Jonathan Chait points out a Media Matters article by Eric Boehlert criticizing news organizations for their “unique push to get a competitive White House hopeful to drop out of the race.” Boehlert cites columnists, editorial pages, and our very own Hillary Deathwatch as examples of media unfairly urging Hillary Clinton to bow out.
First off, I second Chait’s confusion about why opinion journalists shouldn’t be ” taking it upon themselves to weed the presidential field by demanding one of the remaining candidates simply quit.” Here I was, thinking it was the job of opinion journalists to make unreasonable demands—and the job of readers (including candidates) to pay attention or ignore them. Secondly, I’d distinguish between “pushing” Clinton to drop out and arguing that she can’t win. We’ve exhausted who-knows-how-much server space detailing the extremely daunting metrics facing her candidacy without explicitly calling for her to exit the race. Of course, there’s the implication that, facing doom, a rational candidate would surrender. But rationality left the building long ago.
More interesting, though, is the disparity between the views of opinion journalists and everyone else. Today the New York Times slapped a chart on A1 showing that 34 percent of Americans think Hillary Clinton will win the nomination, up from 21 percent a month ago. Meanwhile, only 51 percent of voters now think Obama will win, down from 69 percent. I guess it’s not shocking that people think the race is close. It sure looks close. But that’s only if you’re looking at total numbers (say, Obama’s 14.4 million votes to Clinton’s 13.9 million) instead of margins and the number and size of remaining races. Numbers being stubborn things, Clinton can win only if she can convince superdelegates to override the pledged delegate count. (Having the popular vote on her side would help, but that number is already being sullied .) If anything, the media has done Clinton a favor in recent weeks: Judging from the way the Rev. Wright scandal has been covered, you could be forgiven for thinking Obama’s candidacy was about to crash and burn.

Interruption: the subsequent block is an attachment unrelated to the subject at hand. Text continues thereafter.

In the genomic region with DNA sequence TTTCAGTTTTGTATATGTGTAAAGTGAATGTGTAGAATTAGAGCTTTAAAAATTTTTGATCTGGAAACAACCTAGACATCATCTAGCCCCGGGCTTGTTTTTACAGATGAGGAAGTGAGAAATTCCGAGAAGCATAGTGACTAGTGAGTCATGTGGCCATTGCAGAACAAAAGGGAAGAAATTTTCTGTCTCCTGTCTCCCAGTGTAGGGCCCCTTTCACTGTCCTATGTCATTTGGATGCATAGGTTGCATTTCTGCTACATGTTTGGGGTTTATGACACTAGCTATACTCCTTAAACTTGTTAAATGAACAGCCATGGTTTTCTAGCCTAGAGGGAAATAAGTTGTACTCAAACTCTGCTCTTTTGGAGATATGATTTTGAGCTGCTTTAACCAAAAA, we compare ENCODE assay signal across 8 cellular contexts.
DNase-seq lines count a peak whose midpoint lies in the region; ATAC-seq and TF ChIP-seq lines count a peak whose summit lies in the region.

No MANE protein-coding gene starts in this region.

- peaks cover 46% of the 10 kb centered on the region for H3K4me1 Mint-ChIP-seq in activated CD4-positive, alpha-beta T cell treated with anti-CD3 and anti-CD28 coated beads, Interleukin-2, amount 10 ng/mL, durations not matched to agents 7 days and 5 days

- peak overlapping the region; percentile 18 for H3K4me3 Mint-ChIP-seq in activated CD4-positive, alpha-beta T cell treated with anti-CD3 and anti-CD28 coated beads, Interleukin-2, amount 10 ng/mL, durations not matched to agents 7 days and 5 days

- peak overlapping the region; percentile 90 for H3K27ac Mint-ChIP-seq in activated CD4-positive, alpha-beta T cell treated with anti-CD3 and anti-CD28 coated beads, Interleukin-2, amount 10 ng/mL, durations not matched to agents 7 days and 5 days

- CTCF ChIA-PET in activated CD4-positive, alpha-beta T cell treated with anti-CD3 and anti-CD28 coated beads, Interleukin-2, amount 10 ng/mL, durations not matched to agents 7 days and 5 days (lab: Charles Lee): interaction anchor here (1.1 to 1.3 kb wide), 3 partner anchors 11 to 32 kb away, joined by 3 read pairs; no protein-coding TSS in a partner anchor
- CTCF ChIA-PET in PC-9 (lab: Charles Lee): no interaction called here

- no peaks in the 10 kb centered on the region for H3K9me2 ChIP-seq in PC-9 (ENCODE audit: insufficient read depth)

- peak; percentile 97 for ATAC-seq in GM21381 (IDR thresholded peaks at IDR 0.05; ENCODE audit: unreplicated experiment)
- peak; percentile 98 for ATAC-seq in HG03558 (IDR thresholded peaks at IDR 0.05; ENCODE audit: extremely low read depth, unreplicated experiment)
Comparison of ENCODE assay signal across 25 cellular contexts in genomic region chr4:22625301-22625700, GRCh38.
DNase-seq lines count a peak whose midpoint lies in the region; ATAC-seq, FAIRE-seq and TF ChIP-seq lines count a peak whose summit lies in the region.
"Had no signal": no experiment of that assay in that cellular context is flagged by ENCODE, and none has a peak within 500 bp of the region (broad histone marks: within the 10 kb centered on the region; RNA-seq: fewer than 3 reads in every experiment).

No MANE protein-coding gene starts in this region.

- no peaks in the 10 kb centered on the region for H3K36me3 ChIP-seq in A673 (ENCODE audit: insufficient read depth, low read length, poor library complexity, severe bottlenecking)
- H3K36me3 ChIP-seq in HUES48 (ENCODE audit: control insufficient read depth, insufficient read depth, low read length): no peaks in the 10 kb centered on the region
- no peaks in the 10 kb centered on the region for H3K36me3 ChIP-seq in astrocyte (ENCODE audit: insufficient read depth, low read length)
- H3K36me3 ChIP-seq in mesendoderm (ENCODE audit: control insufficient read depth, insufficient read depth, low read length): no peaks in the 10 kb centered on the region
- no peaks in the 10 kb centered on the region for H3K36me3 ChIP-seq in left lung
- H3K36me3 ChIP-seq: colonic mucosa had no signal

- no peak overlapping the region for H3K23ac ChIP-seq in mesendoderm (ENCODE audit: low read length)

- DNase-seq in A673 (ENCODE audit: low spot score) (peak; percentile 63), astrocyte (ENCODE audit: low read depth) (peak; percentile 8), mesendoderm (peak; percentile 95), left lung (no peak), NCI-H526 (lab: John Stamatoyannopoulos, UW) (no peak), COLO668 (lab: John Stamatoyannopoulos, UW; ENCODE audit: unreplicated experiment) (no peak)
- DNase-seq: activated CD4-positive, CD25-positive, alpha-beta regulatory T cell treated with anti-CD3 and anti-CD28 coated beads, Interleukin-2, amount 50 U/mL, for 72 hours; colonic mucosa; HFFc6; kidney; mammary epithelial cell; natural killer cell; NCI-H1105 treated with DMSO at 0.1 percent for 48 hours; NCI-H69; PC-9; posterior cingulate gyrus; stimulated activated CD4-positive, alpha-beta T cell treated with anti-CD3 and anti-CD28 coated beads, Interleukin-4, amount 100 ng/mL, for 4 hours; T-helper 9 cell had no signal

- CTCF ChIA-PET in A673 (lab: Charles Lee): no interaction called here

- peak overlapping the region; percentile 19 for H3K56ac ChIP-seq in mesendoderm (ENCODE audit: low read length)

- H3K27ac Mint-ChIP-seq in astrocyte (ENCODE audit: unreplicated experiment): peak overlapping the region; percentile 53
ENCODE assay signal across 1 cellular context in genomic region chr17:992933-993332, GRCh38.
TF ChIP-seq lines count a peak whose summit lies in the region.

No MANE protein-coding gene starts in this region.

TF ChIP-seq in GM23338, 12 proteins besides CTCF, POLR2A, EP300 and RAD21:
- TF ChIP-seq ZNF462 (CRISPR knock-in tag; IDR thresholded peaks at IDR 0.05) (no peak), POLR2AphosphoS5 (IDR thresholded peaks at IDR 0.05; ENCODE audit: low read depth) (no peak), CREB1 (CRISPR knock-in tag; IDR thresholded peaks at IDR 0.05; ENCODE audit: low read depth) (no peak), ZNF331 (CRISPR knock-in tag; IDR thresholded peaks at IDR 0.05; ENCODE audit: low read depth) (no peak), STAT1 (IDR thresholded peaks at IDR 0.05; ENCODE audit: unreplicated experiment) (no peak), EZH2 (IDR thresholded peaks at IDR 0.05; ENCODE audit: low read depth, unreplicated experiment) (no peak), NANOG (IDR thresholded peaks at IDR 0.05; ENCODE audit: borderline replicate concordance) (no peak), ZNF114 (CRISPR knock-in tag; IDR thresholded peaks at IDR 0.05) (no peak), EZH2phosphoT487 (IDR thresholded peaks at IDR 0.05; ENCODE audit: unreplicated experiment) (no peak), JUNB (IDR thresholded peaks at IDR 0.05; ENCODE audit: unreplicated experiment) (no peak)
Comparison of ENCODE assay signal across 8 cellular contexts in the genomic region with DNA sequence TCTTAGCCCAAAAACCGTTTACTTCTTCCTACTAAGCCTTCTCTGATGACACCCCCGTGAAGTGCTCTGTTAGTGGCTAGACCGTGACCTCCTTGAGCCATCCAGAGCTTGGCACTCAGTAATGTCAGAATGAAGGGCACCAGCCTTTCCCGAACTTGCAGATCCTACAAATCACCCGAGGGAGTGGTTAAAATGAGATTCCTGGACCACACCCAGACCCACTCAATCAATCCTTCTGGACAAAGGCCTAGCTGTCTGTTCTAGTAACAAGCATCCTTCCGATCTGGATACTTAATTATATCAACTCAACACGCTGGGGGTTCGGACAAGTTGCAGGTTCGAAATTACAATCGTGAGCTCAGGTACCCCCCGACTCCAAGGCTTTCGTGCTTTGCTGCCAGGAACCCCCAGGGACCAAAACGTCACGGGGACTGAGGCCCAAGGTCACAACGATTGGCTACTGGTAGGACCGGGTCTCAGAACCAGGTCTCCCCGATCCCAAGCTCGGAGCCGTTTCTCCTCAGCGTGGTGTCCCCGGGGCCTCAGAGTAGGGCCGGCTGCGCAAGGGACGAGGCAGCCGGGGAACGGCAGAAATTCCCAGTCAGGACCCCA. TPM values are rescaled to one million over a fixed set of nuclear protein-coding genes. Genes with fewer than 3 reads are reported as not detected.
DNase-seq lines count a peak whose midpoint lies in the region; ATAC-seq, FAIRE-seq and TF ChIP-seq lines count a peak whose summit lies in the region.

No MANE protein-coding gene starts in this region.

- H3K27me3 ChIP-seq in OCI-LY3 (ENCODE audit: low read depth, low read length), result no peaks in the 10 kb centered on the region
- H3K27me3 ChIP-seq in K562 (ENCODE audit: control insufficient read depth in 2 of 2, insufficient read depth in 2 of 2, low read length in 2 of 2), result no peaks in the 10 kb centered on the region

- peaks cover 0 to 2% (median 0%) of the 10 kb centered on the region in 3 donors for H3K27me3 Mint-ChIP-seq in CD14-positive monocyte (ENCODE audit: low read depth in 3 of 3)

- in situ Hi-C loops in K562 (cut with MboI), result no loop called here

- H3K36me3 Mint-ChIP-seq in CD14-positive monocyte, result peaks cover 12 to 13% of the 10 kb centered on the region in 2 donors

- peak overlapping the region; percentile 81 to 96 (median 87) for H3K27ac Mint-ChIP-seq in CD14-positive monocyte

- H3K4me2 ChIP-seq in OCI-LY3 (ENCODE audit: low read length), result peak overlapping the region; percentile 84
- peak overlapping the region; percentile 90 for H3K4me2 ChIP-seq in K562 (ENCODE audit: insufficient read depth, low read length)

Perhaps Boehlert can take solace in recognizing that even if journalists are overstepping their bounds by saying Clinton can’t win, at least no one is listening to them.